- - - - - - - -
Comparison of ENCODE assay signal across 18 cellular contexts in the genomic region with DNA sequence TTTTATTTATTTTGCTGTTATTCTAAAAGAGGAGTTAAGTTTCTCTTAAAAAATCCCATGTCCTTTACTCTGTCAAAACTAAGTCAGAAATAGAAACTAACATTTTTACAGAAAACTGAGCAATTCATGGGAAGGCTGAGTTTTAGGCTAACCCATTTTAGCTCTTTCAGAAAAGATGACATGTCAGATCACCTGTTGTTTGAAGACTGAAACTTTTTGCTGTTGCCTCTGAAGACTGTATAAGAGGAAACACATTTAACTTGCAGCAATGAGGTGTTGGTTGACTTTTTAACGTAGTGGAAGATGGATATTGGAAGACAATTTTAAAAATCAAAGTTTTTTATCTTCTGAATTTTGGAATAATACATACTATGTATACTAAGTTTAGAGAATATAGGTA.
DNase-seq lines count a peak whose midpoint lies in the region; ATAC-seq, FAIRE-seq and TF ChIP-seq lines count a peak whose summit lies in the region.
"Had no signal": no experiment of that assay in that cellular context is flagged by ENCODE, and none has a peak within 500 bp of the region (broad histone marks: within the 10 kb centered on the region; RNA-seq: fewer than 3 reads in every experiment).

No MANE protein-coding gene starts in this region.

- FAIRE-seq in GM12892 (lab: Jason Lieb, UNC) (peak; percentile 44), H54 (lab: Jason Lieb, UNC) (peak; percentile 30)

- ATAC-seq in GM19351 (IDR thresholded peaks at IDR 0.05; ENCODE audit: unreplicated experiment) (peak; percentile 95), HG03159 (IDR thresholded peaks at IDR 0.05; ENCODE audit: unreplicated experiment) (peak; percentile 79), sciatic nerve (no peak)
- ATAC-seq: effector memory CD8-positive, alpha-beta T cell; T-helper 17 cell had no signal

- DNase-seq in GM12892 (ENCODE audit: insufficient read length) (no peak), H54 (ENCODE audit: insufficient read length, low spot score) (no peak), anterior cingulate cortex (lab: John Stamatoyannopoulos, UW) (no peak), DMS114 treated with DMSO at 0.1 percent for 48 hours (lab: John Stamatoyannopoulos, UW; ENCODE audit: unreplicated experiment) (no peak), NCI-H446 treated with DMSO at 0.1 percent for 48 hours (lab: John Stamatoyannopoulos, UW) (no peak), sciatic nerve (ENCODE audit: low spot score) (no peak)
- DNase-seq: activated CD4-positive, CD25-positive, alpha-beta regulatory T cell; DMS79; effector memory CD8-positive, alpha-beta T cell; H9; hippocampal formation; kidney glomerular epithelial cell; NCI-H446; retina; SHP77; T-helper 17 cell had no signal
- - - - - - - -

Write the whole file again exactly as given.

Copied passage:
Comparison of ENCODE assay signal across 18 cellular contexts in the genomic region with DNA sequence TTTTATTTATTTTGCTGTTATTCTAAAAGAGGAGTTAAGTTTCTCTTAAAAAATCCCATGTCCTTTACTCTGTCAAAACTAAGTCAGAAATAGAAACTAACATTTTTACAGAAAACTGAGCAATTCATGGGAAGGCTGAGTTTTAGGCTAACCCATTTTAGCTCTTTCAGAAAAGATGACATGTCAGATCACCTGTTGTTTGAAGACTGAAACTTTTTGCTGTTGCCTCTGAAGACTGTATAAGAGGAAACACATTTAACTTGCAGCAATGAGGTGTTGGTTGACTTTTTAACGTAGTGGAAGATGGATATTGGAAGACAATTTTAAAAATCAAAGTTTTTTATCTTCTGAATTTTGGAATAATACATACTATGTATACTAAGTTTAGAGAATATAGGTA.
DNase-seq lines count a peak whose midpoint lies in the region; ATAC-seq, FAIRE-seq and TF ChIP-seq lines count a peak whose summit lies in the region.
"Had no signal": no experiment of that assay in that cellular context is flagged by ENCODE, and none has a peak within 500 bp of the region (broad histone marks: within the 10 kb centered on the region; RNA-seq: fewer than 3 reads in every experiment).

No MANE protein-coding gene starts in this region.

- FAIRE-seq in GM12892 (lab: Jason Lieb, UNC) (peak; percentile 44), H54 (lab: Jason Lieb, UNC) (peak; percentile 30)

- ATAC-seq in GM19351 (IDR thresholded peaks at IDR 0.05; ENCODE audit: unreplicated experiment) (peak; percentile 95), HG03159 (IDR thresholded peaks at IDR 0.05; ENCODE audit: unreplicated experiment) (peak; percentile 79), sciatic nerve (no peak)
- ATAC-seq: effector memory CD8-positive, alpha-beta T cell; T-helper 17 cell had no signal

- DNase-seq in GM12892 (ENCODE audit: insufficient read length) (no peak), H54 (ENCODE audit: insufficient read length, low spot score) (no peak), anterior cingulate cortex (lab: John Stamatoyannopoulos, UW) (no peak), DMS114 treated with DMSO at 0.1 percent for 48 hours (lab: John Stamatoyannopoulos, UW; ENCODE audit: unreplicated experiment) (no peak), NCI-H446 treated with DMSO at 0.1 percent for 48 hours (lab: John Stamatoyannopoulos, UW) (no peak), sciatic nerve (ENCODE audit: low spot score) (no peak)
- DNase-seq: activated CD4-positive, CD25-positive, alpha-beta regulatory T cell; DMS79; effector memory CD8-positive, alpha-beta T cell; H9; hippocampal formation; kidney glomerular epithelial cell; NCI-H446; retina; SHP77; T-helper 17 cell had no signal